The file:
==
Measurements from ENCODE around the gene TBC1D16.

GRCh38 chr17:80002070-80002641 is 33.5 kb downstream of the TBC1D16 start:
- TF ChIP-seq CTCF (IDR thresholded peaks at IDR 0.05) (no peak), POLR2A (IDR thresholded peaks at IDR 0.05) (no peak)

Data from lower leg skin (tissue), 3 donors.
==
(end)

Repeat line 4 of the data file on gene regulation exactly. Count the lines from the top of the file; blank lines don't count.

Data from lower leg skin (tissue), 3 donors.